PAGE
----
timings of the records to how long it would take one to eat each dish. The
packaging was blatantly ripped-off from what you see on any food you buy. I
was heavily anti-art at the time and wanted to take the food manufacturing
route and make the whole band as faceless, nameless and uniform as possible.
I wanted the records with their standard gingham colour-coded design to look
plain and mass produced. In hindsight, they dont look plain enough. Image
is always paramount even if it is a non-image.
7. You have been producing the 7" Purely Practical of the Bohman Brothers on
your Peripheral Conserve label, how did you come across them? How important
in your work is it to produce other artists work?
I came across Adam Bohman one night at Michael Primes house. I used to see
him when I was living in Brixton getting on night buses with an ungodly
array of sticks, canes and other paraphernalia protruding from a laundry
bag. I didnt know who he was then, only he had LMC written all over him. I
used to go to the Bonnington Café sometimes where both Adam and his brother
Jonathan would host their Monday night concerts. One night in March last
year the brothers performed Purely Practical and I instantly begged them
to let me put it out on my label. Its one of the strangest things Ive ever
heard two gentlemen in their early forties with a nice line in tweeds
reading from DIY catalogues as if it was a Gnostic mantra. The quality of
the recording is very distinctive too as they do all their stuff at home on
tape. It sounds as if it was beamed down from some 1970s BBC Public
Information Service. I still cant get my head around what possessed them. I
bow down before The Bohman Brothers. They have something you and I dont and
lots of it too. They look incredible as well which is always important. One
of the highlights of last year was taking them to the Rudas Baths in
Budapest. Whether theyre in loincloths or tweeds, they cut it like no one
Putting out records by other people is no more financially insane than
putting out our own. There are certain recordings you come across that you
know no one else will touch, so I guess a nurturing instinct overshadows any
financial rationality. Saying that, when I was putting The Bohman Brothers
single together, I was convinced that this was just a labour of love and no
one would be interested. It turned out to be the most successful and fastest
selling release on the label and is close to selling-out. When we put
together, Artificial Additives we were convinced we could press and sell
1000 copies given that five of the people on that album can easily sell that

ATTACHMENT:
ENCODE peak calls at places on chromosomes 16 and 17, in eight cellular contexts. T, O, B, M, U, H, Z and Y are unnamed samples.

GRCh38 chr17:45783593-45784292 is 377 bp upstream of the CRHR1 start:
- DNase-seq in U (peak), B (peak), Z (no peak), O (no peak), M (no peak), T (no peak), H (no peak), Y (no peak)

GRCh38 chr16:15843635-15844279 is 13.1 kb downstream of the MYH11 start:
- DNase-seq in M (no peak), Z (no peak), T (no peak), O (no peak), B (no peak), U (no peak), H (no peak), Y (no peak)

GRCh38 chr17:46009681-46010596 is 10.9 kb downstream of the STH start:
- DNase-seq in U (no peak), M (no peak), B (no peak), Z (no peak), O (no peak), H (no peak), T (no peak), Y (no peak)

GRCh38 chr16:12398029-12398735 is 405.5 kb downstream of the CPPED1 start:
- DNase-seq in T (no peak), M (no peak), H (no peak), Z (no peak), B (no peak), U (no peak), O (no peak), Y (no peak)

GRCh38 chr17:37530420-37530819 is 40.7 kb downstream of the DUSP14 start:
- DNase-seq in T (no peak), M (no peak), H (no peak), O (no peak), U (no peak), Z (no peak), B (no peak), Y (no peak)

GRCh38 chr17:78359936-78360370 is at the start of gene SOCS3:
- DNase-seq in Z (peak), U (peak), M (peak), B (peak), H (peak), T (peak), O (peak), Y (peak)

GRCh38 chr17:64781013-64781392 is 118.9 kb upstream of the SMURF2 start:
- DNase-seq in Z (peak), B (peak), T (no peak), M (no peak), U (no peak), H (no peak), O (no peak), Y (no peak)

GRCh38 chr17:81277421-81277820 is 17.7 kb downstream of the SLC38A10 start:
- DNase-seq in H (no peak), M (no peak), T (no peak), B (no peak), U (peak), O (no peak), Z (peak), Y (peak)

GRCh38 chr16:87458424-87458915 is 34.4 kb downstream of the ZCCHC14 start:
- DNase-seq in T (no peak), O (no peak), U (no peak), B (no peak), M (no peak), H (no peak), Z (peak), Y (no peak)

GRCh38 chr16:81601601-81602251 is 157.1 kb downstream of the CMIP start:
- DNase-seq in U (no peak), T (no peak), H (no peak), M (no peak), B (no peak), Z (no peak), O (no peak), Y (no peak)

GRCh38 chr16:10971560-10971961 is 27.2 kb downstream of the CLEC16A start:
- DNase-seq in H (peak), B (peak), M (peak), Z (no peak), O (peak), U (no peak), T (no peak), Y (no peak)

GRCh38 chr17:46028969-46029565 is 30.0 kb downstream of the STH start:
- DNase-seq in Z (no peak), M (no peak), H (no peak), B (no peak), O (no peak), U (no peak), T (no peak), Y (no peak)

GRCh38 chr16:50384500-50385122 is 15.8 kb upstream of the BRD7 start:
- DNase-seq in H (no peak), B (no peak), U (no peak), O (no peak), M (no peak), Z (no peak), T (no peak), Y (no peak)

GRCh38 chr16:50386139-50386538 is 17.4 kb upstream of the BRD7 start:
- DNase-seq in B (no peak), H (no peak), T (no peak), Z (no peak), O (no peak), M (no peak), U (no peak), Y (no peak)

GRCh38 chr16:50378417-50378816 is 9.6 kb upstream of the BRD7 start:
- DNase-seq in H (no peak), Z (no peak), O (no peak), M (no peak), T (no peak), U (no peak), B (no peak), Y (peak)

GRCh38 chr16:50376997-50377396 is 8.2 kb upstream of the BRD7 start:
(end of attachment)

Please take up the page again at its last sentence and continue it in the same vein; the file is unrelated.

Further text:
much by themselves. It turned out to be our worst selling release by a mile.
Its impossible to predict what will or wont sell which ultimately is a
healthy thing, otherwise you end up motivated by the wrong things. Money
though does always come into the equation no matter how pure your motives
are and when due to circumstances, you can only press very small numbers,
its more of a loss margin you have to be thinking about than profit. My day
jobs and record sales combined could never sustain the Peripheral Conserve
label. It gets to the point of seriously encroaching on your quality of
life. Making music doesnt have to cost much now. Manufacturing is the
hurdle. Ive just got a few more releases to finish off, then someone else
can put out our work if they want. One of the releases should be very
special if it materialises. I cant say too much about it for that very
reason, but it will revolve around piano music by this old raconteur in
Budapest who used to compose jingles for the Hungarian National Radio in the
1970s and at the dawn of capitalism he became destitute. Hes quite a
legend in certain quarters of Budapest for one reason or another. His whole
life story would make a film, depending on which version you believe. From
the second minute he started talking to me in a bar, I knew he was a genius.
From that night on, it took me nine months to get his number, so you see,
you might have to wait a while for this one if it appears.
8. Ive seen in one track you have been working with Steve Stapleton,
what relationship do you have with him/Nurse with Wound and in general how
do you fit into the English underground experimental scene?
I first knew Steve Stapleton back in 1996, albeit in a very limited
capacity. It wasnt until 2001, that I actually got to stay with him in